Zoom seeks Indian govt nod to introduce VoIP service


US communications platform Zoom Video Communications Inc. has sought approval from the Indian government to introduce its Zoom Phone service in India as it seeks to challenge rivals Microsoft and Cisco in this market.

“We are working on a feature called Zoom Phone, which has been very successful globally. We are working through a regulatory process to get it launched in India,” said Ricky Kapur, head of Asia Pacific for Zoom, in an interview.

Zoom Phone is a voice over internet protocol (VoIP) based service that allows businesses to make phone calls using the cloud-based Zoom software platform.

The company’s plan come at a time the Indian government has been pushing over-the-top (OTT) players like WhatsApp and Zoom to secure telecom licences for providing calling services.

In August, the Department of Telecom (DoT) asked the Telecom Regulatory Authority of India (TRAI) to prepare a framework for regulating platforms offering internet calling and messaging services in the country. The draft Indian Telecommunication Bill, 2022, which was released in September for public consultation, also proposed that OTT platforms that offer telecom services should obtain a licence just like telecom operators.

While Kapur didn’t elaborate on the exact nature of the licence and clearances required to offer its Zoom Phone service in India, Cisco unit Webex India became the first OTT player in September to receive a telecom licence in India. Cisco said at the time that the licence will allow the company to offer enhanced Webex collaboration services to customers in India. Like Zoom, Webex is also used by businesses for video communication, calling, etc.

“We are committed to supporting our users in India and look forward to offering the ability to make phone calls with the same ease and familiarity as Zoom meetings,” said Kapur. Further, Kapur said India is a “strategically important” market for Zoom. “We have a strong successful business in India and are launching more products,” he added. Zoom is also looking to expand partnerships with developers, distributors, third-party apps and hardware ecosystem providers in India.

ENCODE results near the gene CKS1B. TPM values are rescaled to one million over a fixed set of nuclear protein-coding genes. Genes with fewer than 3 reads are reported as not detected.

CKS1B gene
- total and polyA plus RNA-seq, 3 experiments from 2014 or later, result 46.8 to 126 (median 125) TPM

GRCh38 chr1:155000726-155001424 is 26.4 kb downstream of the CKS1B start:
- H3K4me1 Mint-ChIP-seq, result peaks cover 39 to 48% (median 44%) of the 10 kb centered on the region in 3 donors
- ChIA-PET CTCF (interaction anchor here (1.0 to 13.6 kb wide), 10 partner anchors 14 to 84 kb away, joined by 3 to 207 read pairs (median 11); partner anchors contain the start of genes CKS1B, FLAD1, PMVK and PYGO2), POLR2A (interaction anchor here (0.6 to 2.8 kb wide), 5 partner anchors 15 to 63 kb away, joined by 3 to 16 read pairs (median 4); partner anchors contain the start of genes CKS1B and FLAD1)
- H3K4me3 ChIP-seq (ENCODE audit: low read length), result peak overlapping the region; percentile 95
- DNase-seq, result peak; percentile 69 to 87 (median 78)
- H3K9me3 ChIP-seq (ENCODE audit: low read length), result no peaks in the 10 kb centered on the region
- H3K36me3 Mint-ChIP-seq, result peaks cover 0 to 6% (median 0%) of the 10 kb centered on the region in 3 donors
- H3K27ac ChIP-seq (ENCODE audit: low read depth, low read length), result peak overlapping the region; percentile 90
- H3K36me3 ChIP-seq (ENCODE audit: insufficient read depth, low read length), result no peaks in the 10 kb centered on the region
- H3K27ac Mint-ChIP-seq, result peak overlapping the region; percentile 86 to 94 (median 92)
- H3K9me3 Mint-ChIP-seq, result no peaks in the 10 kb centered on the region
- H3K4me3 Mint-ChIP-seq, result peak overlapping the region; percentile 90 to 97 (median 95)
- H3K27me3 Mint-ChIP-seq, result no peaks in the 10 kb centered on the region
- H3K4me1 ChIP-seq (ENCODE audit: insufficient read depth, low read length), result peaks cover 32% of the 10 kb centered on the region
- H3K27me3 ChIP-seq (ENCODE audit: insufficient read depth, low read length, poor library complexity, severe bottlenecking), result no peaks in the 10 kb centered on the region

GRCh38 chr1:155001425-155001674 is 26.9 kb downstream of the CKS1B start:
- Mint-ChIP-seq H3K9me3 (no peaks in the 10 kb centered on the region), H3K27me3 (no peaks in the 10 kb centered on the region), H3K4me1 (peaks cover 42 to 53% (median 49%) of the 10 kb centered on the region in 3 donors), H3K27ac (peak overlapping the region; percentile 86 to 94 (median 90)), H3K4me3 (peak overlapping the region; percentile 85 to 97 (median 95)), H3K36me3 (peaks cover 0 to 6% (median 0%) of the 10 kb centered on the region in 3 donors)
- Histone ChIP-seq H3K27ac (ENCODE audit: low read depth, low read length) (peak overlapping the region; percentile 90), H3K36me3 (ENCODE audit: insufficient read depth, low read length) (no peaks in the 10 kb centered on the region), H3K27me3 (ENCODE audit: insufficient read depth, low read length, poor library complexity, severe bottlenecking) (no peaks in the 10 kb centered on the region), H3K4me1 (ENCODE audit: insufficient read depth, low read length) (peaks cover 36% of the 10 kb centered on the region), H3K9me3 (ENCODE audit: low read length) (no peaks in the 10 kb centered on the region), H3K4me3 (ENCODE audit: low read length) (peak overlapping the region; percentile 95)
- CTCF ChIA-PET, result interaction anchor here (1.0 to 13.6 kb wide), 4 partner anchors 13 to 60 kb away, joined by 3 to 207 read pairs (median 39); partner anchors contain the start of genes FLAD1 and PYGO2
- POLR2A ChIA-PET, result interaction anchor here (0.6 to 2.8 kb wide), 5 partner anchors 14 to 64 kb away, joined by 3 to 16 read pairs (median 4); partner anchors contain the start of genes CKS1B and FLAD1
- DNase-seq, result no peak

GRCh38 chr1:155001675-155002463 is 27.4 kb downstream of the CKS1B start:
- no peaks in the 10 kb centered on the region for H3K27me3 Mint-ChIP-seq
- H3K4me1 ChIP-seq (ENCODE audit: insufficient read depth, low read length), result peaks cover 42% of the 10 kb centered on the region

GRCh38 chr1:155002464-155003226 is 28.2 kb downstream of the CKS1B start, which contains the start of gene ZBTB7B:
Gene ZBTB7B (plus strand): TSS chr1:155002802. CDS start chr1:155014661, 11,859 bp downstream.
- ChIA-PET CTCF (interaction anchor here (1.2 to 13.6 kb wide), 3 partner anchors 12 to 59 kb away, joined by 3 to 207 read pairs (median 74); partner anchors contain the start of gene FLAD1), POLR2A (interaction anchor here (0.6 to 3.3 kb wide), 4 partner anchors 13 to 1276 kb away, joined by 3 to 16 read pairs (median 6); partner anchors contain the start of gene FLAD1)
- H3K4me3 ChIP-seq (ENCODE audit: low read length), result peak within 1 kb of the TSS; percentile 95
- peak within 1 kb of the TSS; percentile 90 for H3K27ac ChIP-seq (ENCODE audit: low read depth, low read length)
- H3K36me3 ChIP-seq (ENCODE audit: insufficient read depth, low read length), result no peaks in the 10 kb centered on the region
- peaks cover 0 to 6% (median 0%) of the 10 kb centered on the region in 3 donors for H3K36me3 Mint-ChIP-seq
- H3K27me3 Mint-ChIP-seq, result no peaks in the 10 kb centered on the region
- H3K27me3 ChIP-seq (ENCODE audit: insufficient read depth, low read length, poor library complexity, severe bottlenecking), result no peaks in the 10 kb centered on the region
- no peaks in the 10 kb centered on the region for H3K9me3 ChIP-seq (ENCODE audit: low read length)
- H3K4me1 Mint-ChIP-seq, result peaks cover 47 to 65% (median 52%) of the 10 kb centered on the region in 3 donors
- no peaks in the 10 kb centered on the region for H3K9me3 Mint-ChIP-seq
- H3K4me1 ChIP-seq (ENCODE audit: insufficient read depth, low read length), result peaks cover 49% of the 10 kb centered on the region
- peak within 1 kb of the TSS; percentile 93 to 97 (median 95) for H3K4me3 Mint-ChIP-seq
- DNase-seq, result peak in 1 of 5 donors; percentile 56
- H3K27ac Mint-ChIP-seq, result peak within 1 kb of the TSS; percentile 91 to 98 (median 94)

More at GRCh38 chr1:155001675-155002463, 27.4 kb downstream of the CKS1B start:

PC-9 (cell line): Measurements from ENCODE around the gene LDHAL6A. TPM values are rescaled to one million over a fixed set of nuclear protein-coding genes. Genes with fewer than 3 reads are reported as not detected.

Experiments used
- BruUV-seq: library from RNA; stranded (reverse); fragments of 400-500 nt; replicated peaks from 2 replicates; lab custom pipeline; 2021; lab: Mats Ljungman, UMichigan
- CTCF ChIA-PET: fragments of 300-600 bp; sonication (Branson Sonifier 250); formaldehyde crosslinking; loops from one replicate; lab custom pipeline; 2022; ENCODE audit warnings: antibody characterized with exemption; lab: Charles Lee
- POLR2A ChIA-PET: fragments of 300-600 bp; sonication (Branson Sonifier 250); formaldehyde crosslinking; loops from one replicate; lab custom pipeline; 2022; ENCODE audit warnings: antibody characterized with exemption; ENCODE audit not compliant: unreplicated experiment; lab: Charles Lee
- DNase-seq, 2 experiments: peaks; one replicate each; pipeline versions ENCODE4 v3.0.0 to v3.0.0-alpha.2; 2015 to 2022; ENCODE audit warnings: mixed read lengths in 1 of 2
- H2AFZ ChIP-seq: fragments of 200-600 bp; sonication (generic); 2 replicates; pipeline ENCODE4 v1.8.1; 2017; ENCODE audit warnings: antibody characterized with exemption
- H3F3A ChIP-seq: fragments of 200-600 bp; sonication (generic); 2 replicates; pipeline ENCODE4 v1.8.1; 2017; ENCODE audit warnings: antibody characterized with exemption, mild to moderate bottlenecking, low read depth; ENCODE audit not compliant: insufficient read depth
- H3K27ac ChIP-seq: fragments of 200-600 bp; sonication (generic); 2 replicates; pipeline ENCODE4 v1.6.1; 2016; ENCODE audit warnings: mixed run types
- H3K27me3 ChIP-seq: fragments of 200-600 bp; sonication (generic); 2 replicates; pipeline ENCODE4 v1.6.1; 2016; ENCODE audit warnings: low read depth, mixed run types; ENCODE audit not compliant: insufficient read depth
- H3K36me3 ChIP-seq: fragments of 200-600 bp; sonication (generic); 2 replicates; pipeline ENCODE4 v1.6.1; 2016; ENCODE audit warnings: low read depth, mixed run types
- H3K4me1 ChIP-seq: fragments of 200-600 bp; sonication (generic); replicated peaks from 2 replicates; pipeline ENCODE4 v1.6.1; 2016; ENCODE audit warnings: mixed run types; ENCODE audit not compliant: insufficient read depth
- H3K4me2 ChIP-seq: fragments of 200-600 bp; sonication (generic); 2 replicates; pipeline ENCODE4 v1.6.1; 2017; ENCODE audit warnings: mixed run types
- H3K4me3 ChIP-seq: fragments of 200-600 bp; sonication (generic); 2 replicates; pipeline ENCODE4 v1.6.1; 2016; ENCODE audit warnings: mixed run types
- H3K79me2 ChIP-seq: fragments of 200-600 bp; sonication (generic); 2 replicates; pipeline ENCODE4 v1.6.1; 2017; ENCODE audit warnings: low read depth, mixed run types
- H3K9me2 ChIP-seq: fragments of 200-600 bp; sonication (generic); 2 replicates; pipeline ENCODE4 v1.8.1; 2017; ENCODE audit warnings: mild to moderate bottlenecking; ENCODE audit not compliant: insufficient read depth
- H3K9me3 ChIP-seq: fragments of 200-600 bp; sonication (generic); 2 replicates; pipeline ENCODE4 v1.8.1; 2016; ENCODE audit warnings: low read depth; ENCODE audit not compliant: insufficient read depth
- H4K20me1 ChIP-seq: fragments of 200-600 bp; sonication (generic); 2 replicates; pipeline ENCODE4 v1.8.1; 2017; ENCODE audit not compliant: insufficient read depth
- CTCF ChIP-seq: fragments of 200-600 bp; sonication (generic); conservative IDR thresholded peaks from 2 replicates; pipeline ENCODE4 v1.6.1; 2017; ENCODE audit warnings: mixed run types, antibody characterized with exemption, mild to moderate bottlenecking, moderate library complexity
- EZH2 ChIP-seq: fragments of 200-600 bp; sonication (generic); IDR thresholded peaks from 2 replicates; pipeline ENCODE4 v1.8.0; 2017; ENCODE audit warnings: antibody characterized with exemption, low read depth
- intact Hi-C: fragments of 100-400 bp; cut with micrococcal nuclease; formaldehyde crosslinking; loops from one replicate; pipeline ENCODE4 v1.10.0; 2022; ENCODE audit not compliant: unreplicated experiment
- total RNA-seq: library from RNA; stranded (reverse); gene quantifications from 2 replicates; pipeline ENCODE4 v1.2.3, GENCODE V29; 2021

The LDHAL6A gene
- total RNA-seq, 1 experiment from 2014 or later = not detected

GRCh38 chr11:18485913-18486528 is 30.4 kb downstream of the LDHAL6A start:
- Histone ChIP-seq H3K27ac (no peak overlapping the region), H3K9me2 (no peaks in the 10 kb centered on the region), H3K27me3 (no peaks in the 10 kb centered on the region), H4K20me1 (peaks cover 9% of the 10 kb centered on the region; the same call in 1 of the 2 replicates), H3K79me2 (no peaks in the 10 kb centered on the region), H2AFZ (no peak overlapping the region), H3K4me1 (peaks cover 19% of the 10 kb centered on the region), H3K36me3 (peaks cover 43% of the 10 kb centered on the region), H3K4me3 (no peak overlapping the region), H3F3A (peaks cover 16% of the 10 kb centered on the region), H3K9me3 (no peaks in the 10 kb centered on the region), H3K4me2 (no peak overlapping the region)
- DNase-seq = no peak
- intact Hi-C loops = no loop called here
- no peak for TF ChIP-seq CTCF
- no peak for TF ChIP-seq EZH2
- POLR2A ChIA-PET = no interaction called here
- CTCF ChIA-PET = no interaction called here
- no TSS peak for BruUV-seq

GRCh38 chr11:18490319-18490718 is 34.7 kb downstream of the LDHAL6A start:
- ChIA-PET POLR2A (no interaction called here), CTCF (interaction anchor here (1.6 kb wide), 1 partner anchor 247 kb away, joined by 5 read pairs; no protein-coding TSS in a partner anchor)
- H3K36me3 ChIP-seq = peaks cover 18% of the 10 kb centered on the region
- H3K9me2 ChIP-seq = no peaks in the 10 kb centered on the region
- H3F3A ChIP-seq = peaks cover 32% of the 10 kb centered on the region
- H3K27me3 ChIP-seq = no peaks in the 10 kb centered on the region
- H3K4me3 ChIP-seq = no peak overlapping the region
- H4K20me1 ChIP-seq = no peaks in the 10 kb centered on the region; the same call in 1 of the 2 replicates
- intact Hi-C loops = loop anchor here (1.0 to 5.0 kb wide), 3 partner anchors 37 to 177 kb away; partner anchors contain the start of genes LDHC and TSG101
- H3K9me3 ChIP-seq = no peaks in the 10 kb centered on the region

“We will also see growth come from third-party platforms that are embedding Zoom’s SDK (software development kit) for video, voice, and chat,” said Kapur. SDKs are used by developers to create apps that tap into the features and services provided by another app.

In April, Zoom opened its second technology centre in India, located in Chennai. The first centre opened in Bengaluru in July 2020.

With the return to office, many of the pandemic-era trends are being rolled back. Zoom, whose popularity surged during the pandemic amid a rush for video conferencing, is facing slowing demand as nations eased curbs on mobility. The company is also facing intense pressure from rivals Microsoft and Cisco.

Kapur, however, claimed that Zoom is seeing new business opportunities. “We are moving from being a loved app for video conferencing to becoming a broad communications platform that covers all forms of communication,” he said, adding users are also “actively” using metaverse features like digital avatars in Zoom meetings.

“We are looking closely at the kind of experimentation people are doing on these platforms (like Meta’s Horizon Worlds). Everyone is not working virtually five days a week. But there are going to be days where half of the people will be in the office and the rest will not be in the office. We aim to connect the two communities with technology,” said Kapur, noting that Zoom meetings are also available on Meta’s Horizon Worlds platform, which is at the centre of that firm’s plans to build future metaverses.

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